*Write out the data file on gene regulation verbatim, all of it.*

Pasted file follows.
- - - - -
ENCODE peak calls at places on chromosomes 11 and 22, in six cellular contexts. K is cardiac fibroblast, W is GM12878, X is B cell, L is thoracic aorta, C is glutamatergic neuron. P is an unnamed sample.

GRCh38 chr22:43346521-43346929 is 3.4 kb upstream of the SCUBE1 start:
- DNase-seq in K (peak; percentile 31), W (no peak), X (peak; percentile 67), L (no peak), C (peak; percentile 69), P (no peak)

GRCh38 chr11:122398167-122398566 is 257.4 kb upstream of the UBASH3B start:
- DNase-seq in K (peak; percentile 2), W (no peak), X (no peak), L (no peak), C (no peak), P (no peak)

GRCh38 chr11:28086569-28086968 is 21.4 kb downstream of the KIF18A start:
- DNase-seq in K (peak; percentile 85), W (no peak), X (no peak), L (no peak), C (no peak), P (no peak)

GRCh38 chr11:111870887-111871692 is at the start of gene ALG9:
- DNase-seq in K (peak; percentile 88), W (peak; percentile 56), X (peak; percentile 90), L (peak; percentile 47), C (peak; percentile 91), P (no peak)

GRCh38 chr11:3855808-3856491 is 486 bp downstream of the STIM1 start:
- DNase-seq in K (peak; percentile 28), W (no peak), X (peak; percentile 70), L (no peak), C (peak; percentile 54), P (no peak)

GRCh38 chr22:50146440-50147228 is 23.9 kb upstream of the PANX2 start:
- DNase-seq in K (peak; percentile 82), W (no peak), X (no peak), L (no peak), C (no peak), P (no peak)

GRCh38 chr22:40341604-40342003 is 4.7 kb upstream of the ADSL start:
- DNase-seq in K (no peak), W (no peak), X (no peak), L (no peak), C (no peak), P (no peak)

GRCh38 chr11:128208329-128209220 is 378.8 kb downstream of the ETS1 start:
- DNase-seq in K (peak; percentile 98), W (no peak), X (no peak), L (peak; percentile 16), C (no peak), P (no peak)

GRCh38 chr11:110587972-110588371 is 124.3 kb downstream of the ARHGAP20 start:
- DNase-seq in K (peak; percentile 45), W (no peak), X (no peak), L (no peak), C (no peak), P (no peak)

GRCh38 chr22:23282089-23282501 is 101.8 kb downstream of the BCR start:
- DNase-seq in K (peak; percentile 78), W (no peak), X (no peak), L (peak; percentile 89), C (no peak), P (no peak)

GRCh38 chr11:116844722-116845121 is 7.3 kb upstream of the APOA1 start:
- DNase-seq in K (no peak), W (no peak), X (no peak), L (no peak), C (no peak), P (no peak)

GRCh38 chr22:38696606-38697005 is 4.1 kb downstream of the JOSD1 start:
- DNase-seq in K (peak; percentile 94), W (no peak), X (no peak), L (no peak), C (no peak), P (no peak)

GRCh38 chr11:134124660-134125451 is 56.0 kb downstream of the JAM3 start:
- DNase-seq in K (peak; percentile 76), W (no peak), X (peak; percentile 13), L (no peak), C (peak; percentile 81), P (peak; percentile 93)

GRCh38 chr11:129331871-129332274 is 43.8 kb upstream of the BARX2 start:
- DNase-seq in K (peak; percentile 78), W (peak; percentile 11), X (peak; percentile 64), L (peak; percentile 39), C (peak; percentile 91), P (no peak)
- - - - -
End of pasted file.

ENCODE peak calls at places on chromosomes 11 and 22, in six cellular contexts. K is cardiac fibroblast, W is GM12878, X is B cell, L is thoracic aorta, C is glutamatergic neuron. P is an unnamed sample.

GRCh38 chr22:43346521-43346929 is 3.4 kb upstream of the SCUBE1 start:
- DNase-seq in K (peak; percentile 31), W (no peak), X (peak; percentile 67), L (no peak), C (peak; percentile 69), P (no peak)

GRCh38 chr11:122398167-122398566 is 257.4 kb upstream of the UBASH3B start:
- DNase-seq in K (peak; percentile 2), W (no peak), X (no peak), L (no peak), C (no peak), P (no peak)

GRCh38 chr11:28086569-28086968 is 21.4 kb downstream of the KIF18A start:
- DNase-seq in K (peak; percentile 85), W (no peak), X (no peak), L (no peak), C (no peak), P (no peak)

GRCh38 chr11:111870887-111871692 is at the start of gene ALG9:
- DNase-seq in K (peak; percentile 88), W (peak; percentile 56), X (peak; percentile 90), L (peak; percentile 47), C (peak; percentile 91), P (no peak)

GRCh38 chr11:3855808-3856491 is 486 bp downstream of the STIM1 start:
- DNase-seq in K (peak; percentile 28), W (no peak), X (peak; percentile 70), L (no peak), C (peak; percentile 54), P (no peak)

GRCh38 chr22:50146440-50147228 is 23.9 kb upstream of the PANX2 start:
- DNase-seq in K (peak; percentile 82), W (no peak), X (no peak), L (no peak), C (no peak), P (no peak)

GRCh38 chr22:40341604-40342003 is 4.7 kb upstream of the ADSL start:
- DNase-seq in K (no peak), W (no peak), X (no peak), L (no peak), C (no peak), P (no peak)

GRCh38 chr11:128208329-128209220 is 378.8 kb downstream of the ETS1 start:
- DNase-seq in K (peak; percentile 98), W (no peak), X (no peak), L (peak; percentile 16), C (no peak), P (no peak)

GRCh38 chr11:110587972-110588371 is 124.3 kb downstream of the ARHGAP20 start:
- DNase-seq in K (peak; percentile 45), W (no peak), X (no peak), L (no peak), C (no peak), P (no peak)

GRCh38 chr22:23282089-23282501 is 101.8 kb downstream of the BCR start:
- DNase-seq in K (peak; percentile 78), W (no peak), X (no peak), L (peak; percentile 89), C (no peak), P (no peak)

GRCh38 chr11:116844722-116845121 is 7.3 kb upstream of the APOA1 start:
- DNase-seq in K (no peak), W (no peak), X (no peak), L (no peak), C (no peak), P (no peak)

GRCh38 chr22:38696606-38697005 is 4.1 kb downstream of the JOSD1 start:
- DNase-seq in K (peak; percentile 94), W (no peak), X (no peak), L (no peak), C (no peak), P (no peak)

GRCh38 chr11:134124660-134125451 is 56.0 kb downstream of the JAM3 start:
- DNase-seq in K (peak; percentile 76), W (no peak), X (peak; percentile 13), L (no peak), C (peak; percentile 81), P (peak; percentile 93)

GRCh38 chr11:129331871-129332274 is 43.8 kb upstream of the BARX2 start:
- DNase-seq in K (peak; percentile 78), W (peak; percentile 11), X (peak; percentile 64), L (peak; percentile 39), C (peak; percentile 91), P (no peak)